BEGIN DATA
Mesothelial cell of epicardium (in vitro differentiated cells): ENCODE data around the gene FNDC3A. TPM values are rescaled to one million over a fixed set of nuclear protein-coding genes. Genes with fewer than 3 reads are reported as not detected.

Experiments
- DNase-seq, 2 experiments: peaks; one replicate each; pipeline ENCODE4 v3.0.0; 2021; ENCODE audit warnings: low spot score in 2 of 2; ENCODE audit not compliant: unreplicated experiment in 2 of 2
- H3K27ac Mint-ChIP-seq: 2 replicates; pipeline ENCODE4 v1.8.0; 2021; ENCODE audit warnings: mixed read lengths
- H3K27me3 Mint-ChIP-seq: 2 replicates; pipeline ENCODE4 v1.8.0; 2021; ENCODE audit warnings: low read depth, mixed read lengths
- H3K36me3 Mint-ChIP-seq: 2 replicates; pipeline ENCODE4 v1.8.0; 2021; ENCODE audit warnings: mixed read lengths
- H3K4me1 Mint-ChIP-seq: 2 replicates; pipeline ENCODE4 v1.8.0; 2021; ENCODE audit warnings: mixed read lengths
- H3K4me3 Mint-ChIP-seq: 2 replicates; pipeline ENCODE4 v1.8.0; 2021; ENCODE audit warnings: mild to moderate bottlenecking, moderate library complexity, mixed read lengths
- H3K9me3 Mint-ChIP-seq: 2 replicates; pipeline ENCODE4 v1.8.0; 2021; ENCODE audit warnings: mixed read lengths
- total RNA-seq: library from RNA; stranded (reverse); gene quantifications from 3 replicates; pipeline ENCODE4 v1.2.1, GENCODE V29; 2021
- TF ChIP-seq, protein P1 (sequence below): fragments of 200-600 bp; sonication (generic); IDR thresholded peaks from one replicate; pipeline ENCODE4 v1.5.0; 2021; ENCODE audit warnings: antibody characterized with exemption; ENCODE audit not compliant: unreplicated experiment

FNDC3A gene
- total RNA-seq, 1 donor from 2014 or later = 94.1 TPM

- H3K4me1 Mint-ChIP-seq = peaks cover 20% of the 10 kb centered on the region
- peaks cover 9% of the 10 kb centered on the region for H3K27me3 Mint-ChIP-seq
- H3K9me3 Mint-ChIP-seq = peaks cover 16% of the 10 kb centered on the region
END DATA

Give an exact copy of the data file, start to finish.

Mesothelial cell of epicardium (in vitro differentiated cells): ENCODE data around the gene FNDC3A. TPM values are rescaled to one million over a fixed set of nuclear protein-coding genes. Genes with fewer than 3 reads are reported as not detected.

Experiments
- DNase-seq, 2 experiments: peaks; one replicate each; pipeline ENCODE4 v3.0.0; 2021; ENCODE audit warnings: low spot score in 2 of 2; ENCODE audit not compliant: unreplicated experiment in 2 of 2
- H3K27ac Mint-ChIP-seq: 2 replicates; pipeline ENCODE4 v1.8.0; 2021; ENCODE audit warnings: mixed read lengths
- H3K27me3 Mint-ChIP-seq: 2 replicates; pipeline ENCODE4 v1.8.0; 2021; ENCODE audit warnings: low read depth, mixed read lengths
- H3K36me3 Mint-ChIP-seq: 2 replicates; pipeline ENCODE4 v1.8.0; 2021; ENCODE audit warnings: mixed read lengths
- H3K4me1 Mint-ChIP-seq: 2 replicates; pipeline ENCODE4 v1.8.0; 2021; ENCODE audit warnings: mixed read lengths
- H3K4me3 Mint-ChIP-seq: 2 replicates; pipeline ENCODE4 v1.8.0; 2021; ENCODE audit warnings: mild to moderate bottlenecking, moderate library complexity, mixed read lengths
- H3K9me3 Mint-ChIP-seq: 2 replicates; pipeline ENCODE4 v1.8.0; 2021; ENCODE audit warnings: mixed read lengths
- total RNA-seq: library from RNA; stranded (reverse); gene quantifications from 3 replicates; pipeline ENCODE4 v1.2.1, GENCODE V29; 2021
- TF ChIP-seq, protein P1 (sequence below): fragments of 200-600 bp; sonication (generic); IDR thresholded peaks from one replicate; pipeline ENCODE4 v1.5.0; 2021; ENCODE audit warnings: antibody characterized with exemption; ENCODE audit not compliant: unreplicated experiment

FNDC3A gene
- total RNA-seq, 1 donor from 2014 or later = 94.1 TPM

- H3K4me1 Mint-ChIP-seq = peaks cover 20% of the 10 kb centered on the region
- peaks cover 9% of the 10 kb centered on the region for H3K27me3 Mint-ChIP-seq
- H3K9me3 Mint-ChIP-seq = peaks cover 16% of the 10 kb centered on the region